Each of these addressed specific gaps in my knowledge/experiences. Being at ACG with Jennifer gave me my very first field experience, and while there, Jennifer gave me a lot of encouragement to stay in the field. Jennifer also encouraged me to attend the AFEC, which was another fantastic experience. My time at NMNH was brilliant — it was the first time that I did research for 40 hours a week, and really enjoyed it quite a bit (and I liked the area enough to return to it for graduate school!) Finally, by working in a genomics lab, I’ve developed a lot of critical computer scripts, which will help me in more ways than I know now.

So, here’s what I think gap years have to offer:

pros:

  •  I gained exposure to more parts of the field of ecology/academia in general before comitting at least 5 more years to it
  • By participating in a series of distinct activities, I developed specific skills that will probably pay off for a long time yet (and they look good on my CV, which is great too)
  • Saved up some $$
  • Had some to really think about what direction I’d like my career/life to take. So, I’ll be entering grad school with a clearer idea of what I want to get out of it.
  • It was a little easier to work on grad school applications while not also juggling a bunch of classes/school responsibilities. (I actually ended up submitting my grad school and GRFP app from XTBG, when I was attending the course from 8am to 9pm and working on the essays between 10pm and midnight, but you know what I mean)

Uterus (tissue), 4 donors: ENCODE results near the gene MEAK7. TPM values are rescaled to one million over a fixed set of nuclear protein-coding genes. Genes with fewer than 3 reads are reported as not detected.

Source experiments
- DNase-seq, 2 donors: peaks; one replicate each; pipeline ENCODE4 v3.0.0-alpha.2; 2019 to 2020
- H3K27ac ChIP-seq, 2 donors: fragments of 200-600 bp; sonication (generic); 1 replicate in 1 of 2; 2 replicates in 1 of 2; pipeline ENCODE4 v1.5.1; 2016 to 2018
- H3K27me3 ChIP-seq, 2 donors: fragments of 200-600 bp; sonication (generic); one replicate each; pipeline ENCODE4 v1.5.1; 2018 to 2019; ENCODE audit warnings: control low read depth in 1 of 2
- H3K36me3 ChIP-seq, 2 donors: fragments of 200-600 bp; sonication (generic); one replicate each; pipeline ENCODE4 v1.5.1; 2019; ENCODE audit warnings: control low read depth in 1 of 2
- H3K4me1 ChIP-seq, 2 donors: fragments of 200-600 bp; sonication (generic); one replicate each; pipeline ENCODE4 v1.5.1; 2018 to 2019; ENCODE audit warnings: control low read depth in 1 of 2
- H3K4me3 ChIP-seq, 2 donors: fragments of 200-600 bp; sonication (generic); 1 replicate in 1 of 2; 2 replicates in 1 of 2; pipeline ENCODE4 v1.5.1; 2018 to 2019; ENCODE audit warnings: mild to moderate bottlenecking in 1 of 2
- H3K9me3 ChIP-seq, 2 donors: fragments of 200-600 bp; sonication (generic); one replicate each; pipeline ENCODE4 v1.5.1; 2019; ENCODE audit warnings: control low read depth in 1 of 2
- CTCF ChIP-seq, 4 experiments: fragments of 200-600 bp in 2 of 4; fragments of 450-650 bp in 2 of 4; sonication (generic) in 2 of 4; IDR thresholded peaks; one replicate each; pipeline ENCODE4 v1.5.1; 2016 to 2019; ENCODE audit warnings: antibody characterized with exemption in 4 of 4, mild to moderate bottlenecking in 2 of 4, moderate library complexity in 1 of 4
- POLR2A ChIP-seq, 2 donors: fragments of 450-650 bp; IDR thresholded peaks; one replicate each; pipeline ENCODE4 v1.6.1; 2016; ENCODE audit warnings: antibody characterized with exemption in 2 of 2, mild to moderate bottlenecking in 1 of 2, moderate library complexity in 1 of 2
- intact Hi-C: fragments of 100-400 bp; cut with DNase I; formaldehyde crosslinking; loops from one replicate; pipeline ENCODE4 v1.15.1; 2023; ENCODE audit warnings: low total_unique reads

• I had a whole lot of time to pursue other interests. I started running, read more books than I did during all of undergrad, etc.
  •  
    cons:
    I spent a lot of time thinking of what I wish would have been different, but couldn’t come up with much:

  • Sometimes, I felt like I wasn’t working towards anything. I have no piece of paper to show for all I learned in the past year — this isn’t a problem per se, but in a society where pieces of paper are Sanctum Sanctorum, it feels weird to not have anything to “show” for the past 12 months (other than my Certificates of Completion from NHRE and AFEC 😉 )
  • I knew everything I was doing was kind of a short-term thing, so I never really invested a whole lot of energy into things. I really like to dive head first into anything I do, so holding back felt weird.
  • The whole gap-year was spent in Academia-related things. I really wanted to get out of the college campus and into the service industry or something, but that never happened. I honestly think that would have been a very useful experience. Maybe I shouldn’t be complaining about this…!
     

    If you took a break year (and especially if you did not), I’d love to hear about your experiences!

  • Excitement on the horizon

    I’ll be starting a PhD with Nathan Kraft at the University of Maryland this fall! This announcement is obviously not timely — I’ll (pretty disingenuously) chalk that up to being without internet at home for the past 1.5 months. To answer the next question: no, I am not sure yet what my PhD will be all about. What I do know is that I am very excited by tropical forests, and by Nathan’s lab, and by the prospect of being near Washington DC, and I am eager to spend some time figuring out what research niche I’d like to carve out for myself in this fascinating field. Maybe I’ll make a little diagram to describe what my interests are some time soon.

    Right now, I am broadly interested in the evolutionary ecology of tropical forest trees — how has the community of trees been interacting in tropics? And how have these interactions determined the composition of the communities? I am also interacted by how trees interact with other organisms — especially the microbes that live all over and around the trees. I am really excited to see how this interest evolves as I learn more of the scientific literature and develop my own ideas.